What does it mean to be a citizen today? Pause on the platform to think.
The Oxford English Dictionary guides us to define republic as: “a State in which the supremacy of the people or its elected representatives is formally acknowledged, (fig.) society of which the members regard each other as equals”.
Society of which the members regard each other as equals.
It seems today that Europe (France, the UK) has lost its way, taken the wrong line on the metro, heading in the opposite direction. The urban networks that link us and create communities are being eroded by quiet forces that seep into the every day, both physically and intangibly. The liberal norms that we have structured western society by are still espoused, but the practice looks different, feels different, from what is being said. Tolerance doesn’t look very tolerant. Austerity doesn’t seem very rational. Equality is not distributed equally.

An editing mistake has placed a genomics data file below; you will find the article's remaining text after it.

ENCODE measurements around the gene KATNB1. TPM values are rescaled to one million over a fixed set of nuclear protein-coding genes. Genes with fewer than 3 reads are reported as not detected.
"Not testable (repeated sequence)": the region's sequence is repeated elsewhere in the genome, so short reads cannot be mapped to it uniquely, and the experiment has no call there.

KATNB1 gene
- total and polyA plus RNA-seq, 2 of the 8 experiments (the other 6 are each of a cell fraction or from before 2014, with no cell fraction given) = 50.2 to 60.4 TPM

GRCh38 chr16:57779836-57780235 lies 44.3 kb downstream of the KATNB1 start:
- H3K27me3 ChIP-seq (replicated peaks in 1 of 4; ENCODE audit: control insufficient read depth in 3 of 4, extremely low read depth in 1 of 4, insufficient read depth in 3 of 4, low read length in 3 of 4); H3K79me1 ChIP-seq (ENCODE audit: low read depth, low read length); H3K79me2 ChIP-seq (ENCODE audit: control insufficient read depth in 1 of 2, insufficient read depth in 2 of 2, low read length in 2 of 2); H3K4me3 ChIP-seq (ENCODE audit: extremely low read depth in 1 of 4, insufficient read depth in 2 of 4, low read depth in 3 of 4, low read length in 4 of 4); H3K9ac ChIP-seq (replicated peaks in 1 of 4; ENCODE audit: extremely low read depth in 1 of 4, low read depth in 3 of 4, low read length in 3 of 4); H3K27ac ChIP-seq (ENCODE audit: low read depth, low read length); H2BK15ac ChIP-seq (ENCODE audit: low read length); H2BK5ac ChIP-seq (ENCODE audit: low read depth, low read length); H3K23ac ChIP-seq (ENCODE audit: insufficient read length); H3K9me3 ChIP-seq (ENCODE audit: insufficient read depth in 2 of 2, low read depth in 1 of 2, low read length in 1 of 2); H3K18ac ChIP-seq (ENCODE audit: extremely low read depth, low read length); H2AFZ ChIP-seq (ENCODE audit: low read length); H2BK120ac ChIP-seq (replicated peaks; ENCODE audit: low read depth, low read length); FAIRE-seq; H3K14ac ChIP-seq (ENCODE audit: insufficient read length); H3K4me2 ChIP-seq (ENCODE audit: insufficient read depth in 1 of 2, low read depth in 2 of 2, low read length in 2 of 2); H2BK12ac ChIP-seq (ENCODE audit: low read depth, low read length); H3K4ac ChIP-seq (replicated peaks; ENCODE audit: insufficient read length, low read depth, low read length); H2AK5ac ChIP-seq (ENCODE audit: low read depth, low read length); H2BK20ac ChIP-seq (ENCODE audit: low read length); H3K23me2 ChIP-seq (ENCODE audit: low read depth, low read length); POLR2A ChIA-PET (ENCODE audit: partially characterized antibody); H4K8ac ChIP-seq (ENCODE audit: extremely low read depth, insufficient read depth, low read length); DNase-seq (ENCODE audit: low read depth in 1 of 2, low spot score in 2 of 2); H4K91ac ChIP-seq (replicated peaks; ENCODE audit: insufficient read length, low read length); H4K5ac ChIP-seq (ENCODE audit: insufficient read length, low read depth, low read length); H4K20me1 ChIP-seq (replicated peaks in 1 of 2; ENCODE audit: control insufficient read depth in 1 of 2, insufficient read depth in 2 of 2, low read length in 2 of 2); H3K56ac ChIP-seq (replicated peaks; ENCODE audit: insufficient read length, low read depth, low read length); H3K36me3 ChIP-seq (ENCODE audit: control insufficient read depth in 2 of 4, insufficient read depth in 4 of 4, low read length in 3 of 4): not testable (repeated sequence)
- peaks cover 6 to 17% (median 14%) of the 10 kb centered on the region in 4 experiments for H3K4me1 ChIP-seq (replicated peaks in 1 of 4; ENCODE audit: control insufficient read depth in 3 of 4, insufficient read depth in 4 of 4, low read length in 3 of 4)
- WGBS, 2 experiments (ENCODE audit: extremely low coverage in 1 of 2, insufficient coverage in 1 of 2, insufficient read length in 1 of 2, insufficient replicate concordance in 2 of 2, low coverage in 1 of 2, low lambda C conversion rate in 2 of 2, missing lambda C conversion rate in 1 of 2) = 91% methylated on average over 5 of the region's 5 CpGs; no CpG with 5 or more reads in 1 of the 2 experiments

People we pass in the city carry their own senses of personhood, what connects them to nations and what it means to be a citizen. Never mind the politics of nations; we know how to be both French and Cuban, to feel at home, to be in place. We don’t need to be instructed in this, it doesn’t need to be taught from above. We form our own practices of citizenship, connections, of being in the world.
Rushing air, deafening noise, the train comes and goes, moving people around this city.
Danielle House is studying for a PhD in International Politics